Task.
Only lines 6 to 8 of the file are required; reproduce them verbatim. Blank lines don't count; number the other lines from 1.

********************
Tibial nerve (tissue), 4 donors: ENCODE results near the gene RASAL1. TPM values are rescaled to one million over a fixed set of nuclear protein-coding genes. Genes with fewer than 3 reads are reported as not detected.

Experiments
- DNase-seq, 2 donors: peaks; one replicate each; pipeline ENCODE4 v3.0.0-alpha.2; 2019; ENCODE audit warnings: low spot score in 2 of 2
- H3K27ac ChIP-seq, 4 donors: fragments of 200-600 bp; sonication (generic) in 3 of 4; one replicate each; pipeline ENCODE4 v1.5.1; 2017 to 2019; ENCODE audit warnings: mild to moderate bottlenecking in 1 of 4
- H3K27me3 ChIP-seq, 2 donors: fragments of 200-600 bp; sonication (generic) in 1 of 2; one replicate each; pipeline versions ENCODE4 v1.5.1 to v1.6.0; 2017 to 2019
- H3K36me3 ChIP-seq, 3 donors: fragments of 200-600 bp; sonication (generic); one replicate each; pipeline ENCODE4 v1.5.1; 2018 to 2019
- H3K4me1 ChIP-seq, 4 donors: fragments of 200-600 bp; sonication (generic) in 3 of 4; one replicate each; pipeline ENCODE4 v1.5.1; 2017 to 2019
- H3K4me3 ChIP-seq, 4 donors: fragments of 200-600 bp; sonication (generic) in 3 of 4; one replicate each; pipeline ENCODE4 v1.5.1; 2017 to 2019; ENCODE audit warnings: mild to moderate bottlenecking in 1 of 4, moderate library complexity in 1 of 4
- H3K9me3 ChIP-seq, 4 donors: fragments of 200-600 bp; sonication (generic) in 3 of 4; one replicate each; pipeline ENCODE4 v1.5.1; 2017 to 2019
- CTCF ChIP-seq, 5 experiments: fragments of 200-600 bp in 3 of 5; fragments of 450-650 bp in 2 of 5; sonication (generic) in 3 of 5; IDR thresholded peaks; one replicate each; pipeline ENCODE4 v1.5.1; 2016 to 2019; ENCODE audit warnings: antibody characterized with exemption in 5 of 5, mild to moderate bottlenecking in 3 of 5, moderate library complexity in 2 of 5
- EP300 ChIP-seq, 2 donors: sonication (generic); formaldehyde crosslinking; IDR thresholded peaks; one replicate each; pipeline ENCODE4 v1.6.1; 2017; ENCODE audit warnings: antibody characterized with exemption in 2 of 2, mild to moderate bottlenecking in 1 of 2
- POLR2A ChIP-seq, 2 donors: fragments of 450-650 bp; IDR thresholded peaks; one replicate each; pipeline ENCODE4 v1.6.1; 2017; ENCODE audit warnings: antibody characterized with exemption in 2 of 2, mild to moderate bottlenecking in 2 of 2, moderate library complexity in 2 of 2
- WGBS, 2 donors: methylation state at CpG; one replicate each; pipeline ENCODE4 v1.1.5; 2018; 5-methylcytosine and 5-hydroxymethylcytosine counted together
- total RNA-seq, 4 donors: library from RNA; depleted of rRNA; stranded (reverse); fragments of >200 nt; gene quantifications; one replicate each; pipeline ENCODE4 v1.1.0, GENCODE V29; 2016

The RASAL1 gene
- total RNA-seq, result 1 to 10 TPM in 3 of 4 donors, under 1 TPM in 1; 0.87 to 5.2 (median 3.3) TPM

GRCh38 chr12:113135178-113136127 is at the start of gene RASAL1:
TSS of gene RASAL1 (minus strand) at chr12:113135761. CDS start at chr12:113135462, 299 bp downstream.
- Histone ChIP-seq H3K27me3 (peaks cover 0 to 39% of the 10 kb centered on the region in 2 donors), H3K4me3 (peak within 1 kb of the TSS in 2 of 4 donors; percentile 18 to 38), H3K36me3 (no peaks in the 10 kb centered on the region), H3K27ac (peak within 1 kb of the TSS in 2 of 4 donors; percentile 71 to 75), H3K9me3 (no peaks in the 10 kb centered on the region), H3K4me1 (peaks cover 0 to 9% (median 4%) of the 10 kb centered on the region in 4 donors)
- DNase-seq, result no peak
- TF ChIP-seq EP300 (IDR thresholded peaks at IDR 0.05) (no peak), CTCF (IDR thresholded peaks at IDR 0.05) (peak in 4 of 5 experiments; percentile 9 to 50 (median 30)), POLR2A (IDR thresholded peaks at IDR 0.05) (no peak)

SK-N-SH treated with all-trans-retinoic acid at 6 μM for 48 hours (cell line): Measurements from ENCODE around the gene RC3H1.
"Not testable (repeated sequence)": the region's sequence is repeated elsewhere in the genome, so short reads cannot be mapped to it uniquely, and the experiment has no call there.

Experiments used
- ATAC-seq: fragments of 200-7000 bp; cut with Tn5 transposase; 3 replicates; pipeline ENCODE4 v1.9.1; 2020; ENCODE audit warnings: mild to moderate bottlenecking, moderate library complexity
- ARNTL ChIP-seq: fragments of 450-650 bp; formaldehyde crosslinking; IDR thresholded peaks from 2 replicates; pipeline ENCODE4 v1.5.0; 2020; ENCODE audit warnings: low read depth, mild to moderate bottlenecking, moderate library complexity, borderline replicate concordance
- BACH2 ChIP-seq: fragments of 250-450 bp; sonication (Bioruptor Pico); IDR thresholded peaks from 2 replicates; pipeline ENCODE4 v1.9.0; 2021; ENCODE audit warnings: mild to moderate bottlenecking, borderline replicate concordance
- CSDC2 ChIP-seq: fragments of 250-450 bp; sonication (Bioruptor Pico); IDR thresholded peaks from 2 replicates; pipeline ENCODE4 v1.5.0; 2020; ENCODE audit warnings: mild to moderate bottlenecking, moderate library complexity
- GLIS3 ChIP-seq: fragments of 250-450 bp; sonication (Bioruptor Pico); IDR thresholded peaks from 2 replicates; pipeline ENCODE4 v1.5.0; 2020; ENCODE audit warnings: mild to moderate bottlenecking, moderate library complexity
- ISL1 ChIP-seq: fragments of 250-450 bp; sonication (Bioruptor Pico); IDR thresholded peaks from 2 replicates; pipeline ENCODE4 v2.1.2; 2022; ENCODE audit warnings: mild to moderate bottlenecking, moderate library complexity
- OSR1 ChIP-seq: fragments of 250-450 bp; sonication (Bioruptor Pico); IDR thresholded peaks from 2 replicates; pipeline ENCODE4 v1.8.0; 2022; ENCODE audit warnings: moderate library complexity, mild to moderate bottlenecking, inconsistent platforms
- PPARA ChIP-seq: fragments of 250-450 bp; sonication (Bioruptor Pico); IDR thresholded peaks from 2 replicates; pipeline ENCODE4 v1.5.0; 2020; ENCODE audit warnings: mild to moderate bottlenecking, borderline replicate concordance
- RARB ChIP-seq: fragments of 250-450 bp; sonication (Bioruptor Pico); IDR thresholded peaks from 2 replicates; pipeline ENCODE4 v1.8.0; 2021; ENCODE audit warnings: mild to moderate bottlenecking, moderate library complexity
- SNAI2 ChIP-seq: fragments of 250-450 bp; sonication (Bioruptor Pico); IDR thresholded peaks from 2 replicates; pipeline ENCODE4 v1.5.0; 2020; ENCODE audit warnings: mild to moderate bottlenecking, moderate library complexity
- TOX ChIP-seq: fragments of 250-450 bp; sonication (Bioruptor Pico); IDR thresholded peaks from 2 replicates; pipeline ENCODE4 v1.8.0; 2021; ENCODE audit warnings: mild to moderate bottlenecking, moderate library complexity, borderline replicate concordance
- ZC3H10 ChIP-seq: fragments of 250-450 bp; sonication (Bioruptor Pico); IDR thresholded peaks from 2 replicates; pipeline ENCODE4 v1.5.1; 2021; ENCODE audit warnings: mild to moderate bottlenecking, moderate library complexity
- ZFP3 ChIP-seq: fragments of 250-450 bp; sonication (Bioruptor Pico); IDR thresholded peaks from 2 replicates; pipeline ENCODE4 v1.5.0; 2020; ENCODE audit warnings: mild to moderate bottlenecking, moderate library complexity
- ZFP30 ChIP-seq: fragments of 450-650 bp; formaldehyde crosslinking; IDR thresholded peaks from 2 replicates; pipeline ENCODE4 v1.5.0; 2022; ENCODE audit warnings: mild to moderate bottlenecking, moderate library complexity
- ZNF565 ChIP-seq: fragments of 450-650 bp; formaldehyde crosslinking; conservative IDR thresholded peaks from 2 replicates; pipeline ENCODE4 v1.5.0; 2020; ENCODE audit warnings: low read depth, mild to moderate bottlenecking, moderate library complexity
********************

- H3K36me3 ChIP-seq, 3 donors: fragments of 200-600 bp; sonication (generic); one replicate each; pipeline ENCODE4 v1.5.1; 2018 to 2019
- H3K4me1 ChIP-seq, 4 donors: fragments of 200-600 bp; sonication (generic) in 3 of 4; one replicate each; pipeline ENCODE4 v1.5.1; 2017 to 2019
- H3K4me3 ChIP-seq, 4 donors: fragments of 200-600 bp; sonication (generic) in 3 of 4; one replicate each; pipeline ENCODE4 v1.5.1; 2017 to 2019; ENCODE audit warnings: mild to moderate bottlenecking in 1 of 4, moderate library complexity in 1 of 4